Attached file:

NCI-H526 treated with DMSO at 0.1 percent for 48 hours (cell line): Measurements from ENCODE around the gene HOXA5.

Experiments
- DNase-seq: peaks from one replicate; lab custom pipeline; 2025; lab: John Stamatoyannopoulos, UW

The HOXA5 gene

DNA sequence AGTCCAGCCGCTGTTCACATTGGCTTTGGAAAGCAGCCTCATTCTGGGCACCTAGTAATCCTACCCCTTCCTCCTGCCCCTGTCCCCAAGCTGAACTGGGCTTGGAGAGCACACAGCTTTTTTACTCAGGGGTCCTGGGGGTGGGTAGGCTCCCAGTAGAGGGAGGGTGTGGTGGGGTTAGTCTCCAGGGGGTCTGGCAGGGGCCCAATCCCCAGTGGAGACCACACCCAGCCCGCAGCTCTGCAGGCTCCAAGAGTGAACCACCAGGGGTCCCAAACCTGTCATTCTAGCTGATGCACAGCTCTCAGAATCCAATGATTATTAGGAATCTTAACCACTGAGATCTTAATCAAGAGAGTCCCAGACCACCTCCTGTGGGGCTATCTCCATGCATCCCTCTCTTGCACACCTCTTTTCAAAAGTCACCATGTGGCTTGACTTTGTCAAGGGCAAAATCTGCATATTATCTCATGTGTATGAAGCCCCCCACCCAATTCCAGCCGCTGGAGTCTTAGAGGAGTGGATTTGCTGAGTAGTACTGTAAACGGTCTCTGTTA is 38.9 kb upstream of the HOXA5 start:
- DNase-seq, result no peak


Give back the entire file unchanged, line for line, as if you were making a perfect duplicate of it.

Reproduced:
NCI-H526 treated with DMSO at 0.1 percent for 48 hours (cell line): Measurements from ENCODE around the gene HOXA5.

Experiments
- DNase-seq: peaks from one replicate; lab custom pipeline; 2025; lab: John Stamatoyannopoulos, UW

The HOXA5 gene

DNA sequence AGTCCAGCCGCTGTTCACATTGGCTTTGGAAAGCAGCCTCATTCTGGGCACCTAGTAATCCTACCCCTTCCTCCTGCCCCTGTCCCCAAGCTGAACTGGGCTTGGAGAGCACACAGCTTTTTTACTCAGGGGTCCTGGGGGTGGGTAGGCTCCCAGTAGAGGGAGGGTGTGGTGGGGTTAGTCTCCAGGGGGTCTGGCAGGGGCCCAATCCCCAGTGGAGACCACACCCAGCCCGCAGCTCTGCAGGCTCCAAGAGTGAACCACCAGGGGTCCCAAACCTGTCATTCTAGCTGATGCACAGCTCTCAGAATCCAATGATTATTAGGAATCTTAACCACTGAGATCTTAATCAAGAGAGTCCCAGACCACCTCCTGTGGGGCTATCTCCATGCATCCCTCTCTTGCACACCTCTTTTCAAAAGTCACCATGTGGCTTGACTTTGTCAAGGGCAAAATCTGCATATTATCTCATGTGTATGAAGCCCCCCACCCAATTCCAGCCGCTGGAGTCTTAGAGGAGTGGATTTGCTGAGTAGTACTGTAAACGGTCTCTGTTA is 38.9 kb upstream of the HOXA5 start:
- DNase-seq, result no peak